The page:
Navigating the past to understand how it impacts our present is a unique challenge. We’re taught from a young age that toughness is the answer to everything—that we should push through without looking back. As a result, many of the clients I work with come to me feeling like their issues are a matter of personal failure. Anxiety, addiction, grief—they feel these are things they should be able to conquer through sheer force of will.
In reality, my experience as a therapist has taught me that many of the issues we face are the ghosts of past trauma—self-defense mechanisms that live in our body. There are several tools therapists can use to help heal those wounds and put those ghosts to rest, but EMDR is among the most effective. In today’s article, we’ll explore how EMDR works in the brain.
Natural Healing Processes
EMDR is grounded in the Adaptive Information Processing (AIP) model, a framework which theorizes that psychological health is linked to how memories are processed and stored. When we go through a traumatic experience that triggers our fight-or-flight instinct, our bodies (and brains!) are under tremendous pressure. Stress hormones like cortisol and adrenaline heighten our senses and influence the way we store and process memories. As a result, traumatic memories are often extra sharp or vague and indistinct.
It’s easier to understand this difference when we think of physical pain. We know what it’s like to burn our hand on the stove, or take a spill from a bike. We recall it instinctively, without even thinking about it. These memories are subconscious and produce an instinctive reaction to help us avoid pain in the future.
What we don’t realize is that our brains do the same thing with emotional pain. Children who grow in homes suffering from abuse or neglect often deal with anxiety without understanding why. A tense conversation with a superior at work makes them feel nauseous—the thought of being reprimanded brings up emotional pain they’d long since buried. According to the AIP, this is because those memories are stuck—our bodies preserve them in a liminal space between conscious and unconscious recall.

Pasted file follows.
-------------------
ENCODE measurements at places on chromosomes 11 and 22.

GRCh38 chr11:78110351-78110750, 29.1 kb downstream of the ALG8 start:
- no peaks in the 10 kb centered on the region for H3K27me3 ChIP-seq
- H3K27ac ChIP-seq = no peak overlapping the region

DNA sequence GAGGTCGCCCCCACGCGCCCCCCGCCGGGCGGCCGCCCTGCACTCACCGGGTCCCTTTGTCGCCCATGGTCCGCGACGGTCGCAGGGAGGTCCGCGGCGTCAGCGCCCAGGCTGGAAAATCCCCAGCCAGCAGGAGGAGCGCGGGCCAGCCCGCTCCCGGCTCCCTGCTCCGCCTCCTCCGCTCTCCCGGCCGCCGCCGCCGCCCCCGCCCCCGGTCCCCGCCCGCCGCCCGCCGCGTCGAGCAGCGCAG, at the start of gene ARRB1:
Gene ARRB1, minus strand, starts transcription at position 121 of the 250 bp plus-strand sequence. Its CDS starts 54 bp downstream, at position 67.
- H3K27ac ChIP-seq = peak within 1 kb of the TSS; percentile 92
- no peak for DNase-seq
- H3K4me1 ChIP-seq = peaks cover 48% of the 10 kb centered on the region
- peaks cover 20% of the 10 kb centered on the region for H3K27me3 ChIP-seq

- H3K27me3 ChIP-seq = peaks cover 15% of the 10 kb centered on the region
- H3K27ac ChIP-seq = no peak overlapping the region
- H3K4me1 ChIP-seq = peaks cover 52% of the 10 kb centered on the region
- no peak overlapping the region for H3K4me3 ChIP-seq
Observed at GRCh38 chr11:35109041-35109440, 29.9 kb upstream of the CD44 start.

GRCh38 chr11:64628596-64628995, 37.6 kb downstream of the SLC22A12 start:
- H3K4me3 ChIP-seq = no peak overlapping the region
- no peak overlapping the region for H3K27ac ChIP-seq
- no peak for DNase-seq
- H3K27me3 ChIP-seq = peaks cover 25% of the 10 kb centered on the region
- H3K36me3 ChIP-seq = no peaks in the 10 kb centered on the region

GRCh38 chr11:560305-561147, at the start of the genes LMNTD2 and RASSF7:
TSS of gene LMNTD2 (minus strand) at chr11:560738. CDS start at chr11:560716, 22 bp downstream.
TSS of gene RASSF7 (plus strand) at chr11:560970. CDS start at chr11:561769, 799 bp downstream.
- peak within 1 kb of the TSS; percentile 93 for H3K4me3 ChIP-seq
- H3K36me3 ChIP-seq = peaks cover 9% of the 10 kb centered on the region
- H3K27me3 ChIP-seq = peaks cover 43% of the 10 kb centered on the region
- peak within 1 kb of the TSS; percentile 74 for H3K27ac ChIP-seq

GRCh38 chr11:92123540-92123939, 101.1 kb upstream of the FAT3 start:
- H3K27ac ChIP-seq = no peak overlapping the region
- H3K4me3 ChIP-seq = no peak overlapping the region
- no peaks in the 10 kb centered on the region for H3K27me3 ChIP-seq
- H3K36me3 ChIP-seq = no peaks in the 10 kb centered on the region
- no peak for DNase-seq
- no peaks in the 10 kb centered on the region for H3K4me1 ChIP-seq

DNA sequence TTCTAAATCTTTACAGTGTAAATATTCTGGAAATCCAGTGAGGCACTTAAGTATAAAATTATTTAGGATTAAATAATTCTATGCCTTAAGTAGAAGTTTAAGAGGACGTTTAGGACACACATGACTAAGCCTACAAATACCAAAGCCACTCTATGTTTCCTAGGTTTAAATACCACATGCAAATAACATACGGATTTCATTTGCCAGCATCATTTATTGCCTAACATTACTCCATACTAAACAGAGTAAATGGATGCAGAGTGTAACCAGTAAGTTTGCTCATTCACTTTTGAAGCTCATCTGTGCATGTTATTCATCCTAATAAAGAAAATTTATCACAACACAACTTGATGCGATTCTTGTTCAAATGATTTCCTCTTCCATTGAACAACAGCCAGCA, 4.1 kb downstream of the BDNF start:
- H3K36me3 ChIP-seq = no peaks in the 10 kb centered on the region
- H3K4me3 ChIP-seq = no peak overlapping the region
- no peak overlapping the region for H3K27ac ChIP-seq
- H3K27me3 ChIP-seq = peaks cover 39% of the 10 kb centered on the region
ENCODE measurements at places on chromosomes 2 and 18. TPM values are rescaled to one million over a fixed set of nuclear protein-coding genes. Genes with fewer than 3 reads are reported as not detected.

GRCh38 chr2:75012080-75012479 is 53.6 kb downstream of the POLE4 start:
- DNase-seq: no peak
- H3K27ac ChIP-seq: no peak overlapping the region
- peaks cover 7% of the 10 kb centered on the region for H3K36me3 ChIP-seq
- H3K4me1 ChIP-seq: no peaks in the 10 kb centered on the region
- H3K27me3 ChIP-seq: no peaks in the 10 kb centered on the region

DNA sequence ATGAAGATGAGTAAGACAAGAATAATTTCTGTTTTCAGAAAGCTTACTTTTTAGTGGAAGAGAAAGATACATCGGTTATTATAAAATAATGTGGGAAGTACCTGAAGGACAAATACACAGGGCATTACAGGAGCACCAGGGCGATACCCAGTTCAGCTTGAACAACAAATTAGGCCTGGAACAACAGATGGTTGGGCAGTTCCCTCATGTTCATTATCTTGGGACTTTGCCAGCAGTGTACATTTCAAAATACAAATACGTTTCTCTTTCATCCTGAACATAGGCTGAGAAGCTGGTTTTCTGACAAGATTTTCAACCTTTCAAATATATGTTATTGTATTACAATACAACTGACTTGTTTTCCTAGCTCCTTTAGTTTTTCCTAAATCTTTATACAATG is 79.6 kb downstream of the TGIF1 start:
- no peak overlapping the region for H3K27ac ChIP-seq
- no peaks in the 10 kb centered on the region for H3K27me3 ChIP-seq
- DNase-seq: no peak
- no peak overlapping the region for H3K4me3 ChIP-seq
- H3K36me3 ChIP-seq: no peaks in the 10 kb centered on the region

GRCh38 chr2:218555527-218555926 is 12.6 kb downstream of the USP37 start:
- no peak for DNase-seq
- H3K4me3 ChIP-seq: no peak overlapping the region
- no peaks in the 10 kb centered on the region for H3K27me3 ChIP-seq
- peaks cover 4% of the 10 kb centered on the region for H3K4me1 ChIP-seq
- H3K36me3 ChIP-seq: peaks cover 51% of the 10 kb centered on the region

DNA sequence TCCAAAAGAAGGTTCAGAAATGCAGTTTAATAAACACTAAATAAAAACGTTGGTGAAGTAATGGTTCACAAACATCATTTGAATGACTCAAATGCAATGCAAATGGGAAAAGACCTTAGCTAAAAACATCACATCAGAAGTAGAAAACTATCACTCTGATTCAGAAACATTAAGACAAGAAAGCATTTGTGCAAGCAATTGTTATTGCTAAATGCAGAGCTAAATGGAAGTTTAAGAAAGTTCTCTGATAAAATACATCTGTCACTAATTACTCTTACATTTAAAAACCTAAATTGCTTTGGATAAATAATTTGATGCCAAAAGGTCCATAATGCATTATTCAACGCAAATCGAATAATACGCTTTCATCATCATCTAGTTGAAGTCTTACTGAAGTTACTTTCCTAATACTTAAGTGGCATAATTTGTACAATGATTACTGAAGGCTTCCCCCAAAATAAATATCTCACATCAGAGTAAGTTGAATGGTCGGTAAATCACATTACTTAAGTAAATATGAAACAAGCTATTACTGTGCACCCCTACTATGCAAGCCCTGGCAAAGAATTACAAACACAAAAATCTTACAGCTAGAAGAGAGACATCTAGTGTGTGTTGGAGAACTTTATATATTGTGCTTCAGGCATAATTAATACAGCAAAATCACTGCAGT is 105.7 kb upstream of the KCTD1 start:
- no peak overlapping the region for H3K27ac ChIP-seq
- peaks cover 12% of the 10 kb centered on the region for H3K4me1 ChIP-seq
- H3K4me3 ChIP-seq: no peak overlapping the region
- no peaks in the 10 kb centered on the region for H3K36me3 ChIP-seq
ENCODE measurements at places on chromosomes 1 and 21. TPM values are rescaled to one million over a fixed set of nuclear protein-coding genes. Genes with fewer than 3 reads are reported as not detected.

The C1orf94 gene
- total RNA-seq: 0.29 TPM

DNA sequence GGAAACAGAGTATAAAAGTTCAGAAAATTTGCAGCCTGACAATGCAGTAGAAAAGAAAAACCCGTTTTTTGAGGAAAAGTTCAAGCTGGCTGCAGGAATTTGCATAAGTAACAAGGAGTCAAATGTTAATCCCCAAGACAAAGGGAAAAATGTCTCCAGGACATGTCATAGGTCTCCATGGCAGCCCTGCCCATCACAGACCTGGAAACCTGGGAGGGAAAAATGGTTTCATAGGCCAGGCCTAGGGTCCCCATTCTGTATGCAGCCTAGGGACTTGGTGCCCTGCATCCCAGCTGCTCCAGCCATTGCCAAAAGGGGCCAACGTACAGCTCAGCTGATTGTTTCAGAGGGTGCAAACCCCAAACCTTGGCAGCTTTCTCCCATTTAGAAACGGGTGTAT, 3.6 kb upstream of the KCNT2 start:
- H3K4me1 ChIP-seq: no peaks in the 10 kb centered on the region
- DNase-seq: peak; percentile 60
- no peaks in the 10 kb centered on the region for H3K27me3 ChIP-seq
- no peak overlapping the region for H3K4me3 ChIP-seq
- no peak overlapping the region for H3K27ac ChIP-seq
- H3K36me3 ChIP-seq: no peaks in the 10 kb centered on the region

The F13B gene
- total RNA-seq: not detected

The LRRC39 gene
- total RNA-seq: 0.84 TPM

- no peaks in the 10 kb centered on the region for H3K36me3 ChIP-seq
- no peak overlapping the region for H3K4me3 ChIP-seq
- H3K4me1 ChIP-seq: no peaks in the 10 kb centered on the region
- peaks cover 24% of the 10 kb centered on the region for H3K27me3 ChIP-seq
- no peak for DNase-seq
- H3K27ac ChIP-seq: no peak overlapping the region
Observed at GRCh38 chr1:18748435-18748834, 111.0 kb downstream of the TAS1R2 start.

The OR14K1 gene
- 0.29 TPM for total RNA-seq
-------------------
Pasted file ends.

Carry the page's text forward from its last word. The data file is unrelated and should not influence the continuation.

EMDR is a type of therapy that allows us to tap into those memories, process them, and release the subconscious reaction to triggers.
A cornerstone of EMDR therapy is bilateral stimulation. This process relies on rapid back-and-forth eye movements to stimulate parts of the brain reserved for emotional, traumatic memories. During EMDR therapy clients find it easier to recall the memories that formed the basis for things that trigger them.
During EMDR therapy, clients report:
- Enhanced perception of physical senses
- Sense of relaxation/detached recollection
- Enhanced focus
- Emotional sensitivity
- Improved recall of traumatic memories
Reprocessing traumatic memories is another key element of EMDR therapy. Bilateral stimulation is used to improve recall of those memories, at which point they can be reprocessed with the guidance of a trained therapist in a safe, supportive space. In practice, this reduces the emotional charge of those memories. In accordance with the Adaptive Information Processing Model, this allows memories to finish the natural integration process and allow a return to psychological health.
Benefits of EMDR Therapy
EMDR therapy offers a broad array of benefits—particularly for people who have endured traumatic experiences. Some of the most commonly reported benefits include:
- Decrease in anxiety and stress
- Improved mood and emotional stability
- Increased sense of self-worth
- Feelings of agency and resilience
- Stability in personal relationships
EMDR therapy is science-based, pharmacologically non-invasive form of therapy with a proven track record of success treating a wide variety of mental health concerns.
Schedule a Consultation
You don’t have to let the ghosts of your past limit you in the present. I would love to learn more about the challenges you’re facing, and explore whether or not EMDR can help you. Reach out today to schedule a consultation for EMDR therapy.